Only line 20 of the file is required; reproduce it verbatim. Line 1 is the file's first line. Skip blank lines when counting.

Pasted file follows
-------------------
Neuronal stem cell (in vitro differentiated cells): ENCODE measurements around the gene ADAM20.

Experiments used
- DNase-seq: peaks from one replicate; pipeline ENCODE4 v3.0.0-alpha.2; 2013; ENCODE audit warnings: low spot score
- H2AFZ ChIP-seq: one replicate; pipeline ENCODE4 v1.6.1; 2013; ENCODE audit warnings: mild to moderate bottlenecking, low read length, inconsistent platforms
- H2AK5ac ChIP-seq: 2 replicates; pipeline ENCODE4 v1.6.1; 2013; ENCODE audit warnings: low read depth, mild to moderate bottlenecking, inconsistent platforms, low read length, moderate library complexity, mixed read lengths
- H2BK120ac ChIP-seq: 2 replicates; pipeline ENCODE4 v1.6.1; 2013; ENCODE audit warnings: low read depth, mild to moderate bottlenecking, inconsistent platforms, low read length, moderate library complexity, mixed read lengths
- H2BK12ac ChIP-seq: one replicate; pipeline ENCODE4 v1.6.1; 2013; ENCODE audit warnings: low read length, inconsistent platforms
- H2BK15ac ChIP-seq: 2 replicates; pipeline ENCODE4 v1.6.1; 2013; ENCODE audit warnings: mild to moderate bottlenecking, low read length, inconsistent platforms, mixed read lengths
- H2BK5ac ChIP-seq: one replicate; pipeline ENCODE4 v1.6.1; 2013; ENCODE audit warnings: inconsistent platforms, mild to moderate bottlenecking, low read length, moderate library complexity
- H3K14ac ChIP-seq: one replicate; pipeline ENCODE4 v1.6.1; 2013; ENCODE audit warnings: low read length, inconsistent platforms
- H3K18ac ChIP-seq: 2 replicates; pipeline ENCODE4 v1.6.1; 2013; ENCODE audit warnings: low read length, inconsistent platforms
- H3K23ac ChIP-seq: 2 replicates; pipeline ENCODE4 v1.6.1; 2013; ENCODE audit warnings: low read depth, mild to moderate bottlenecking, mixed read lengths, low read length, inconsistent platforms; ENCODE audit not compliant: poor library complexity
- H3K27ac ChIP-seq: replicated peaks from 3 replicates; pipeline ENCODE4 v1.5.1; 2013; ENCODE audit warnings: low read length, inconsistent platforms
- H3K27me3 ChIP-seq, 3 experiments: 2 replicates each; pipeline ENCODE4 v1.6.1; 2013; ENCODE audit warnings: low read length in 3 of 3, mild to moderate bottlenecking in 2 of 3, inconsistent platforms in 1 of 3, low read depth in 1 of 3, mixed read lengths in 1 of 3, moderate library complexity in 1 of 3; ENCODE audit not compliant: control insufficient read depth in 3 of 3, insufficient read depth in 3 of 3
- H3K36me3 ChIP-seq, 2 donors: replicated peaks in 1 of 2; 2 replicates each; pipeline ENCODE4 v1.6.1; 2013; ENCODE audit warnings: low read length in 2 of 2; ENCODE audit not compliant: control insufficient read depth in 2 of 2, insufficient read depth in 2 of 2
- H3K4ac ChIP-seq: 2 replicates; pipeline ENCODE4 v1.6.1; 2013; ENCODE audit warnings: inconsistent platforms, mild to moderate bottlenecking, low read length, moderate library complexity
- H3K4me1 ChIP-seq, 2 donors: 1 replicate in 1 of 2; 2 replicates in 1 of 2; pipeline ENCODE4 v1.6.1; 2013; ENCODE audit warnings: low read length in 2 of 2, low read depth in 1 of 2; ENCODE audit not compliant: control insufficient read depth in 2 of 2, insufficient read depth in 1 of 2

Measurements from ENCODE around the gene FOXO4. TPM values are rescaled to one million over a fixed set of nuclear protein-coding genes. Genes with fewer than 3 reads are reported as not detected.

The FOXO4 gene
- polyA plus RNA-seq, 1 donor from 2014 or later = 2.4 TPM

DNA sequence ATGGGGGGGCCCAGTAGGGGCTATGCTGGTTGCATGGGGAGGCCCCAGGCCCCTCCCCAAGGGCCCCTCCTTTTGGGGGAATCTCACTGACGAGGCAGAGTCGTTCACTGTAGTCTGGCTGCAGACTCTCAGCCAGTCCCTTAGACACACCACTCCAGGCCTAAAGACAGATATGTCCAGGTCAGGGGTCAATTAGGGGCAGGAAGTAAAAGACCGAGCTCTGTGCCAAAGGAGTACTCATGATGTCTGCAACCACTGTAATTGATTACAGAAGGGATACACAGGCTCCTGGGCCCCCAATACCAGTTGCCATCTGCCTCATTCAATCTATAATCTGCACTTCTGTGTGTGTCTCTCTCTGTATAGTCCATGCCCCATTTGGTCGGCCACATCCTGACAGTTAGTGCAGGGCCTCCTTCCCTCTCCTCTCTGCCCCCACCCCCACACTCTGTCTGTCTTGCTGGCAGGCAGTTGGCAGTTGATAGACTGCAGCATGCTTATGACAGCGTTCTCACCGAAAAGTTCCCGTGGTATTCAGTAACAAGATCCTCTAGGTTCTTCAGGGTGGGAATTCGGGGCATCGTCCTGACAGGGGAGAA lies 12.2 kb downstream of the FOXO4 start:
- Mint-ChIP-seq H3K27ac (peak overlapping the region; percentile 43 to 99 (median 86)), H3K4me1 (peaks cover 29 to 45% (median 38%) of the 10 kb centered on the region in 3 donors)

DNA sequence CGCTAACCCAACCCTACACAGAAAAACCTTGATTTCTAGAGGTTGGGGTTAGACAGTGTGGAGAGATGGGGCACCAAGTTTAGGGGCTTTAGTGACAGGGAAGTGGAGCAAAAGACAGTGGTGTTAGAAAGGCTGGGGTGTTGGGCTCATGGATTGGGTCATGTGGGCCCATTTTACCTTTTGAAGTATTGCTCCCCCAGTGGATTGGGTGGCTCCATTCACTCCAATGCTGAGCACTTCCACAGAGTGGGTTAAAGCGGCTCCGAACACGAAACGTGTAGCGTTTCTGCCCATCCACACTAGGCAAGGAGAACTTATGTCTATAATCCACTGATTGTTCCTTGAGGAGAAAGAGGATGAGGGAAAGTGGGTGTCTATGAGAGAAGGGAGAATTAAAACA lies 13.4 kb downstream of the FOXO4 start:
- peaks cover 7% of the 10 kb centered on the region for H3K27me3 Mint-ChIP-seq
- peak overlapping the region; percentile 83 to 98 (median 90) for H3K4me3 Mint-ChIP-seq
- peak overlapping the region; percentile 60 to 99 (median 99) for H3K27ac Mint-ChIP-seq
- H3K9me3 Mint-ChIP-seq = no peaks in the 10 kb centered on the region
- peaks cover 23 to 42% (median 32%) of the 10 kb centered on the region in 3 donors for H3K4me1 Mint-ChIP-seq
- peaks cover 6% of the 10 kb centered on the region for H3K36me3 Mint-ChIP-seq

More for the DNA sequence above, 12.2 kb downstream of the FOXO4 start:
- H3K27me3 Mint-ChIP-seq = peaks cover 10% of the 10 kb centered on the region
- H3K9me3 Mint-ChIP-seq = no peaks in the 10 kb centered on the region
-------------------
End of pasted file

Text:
- polyA plus RNA-seq, 1 donor from 2014 or later = 2.4 TPM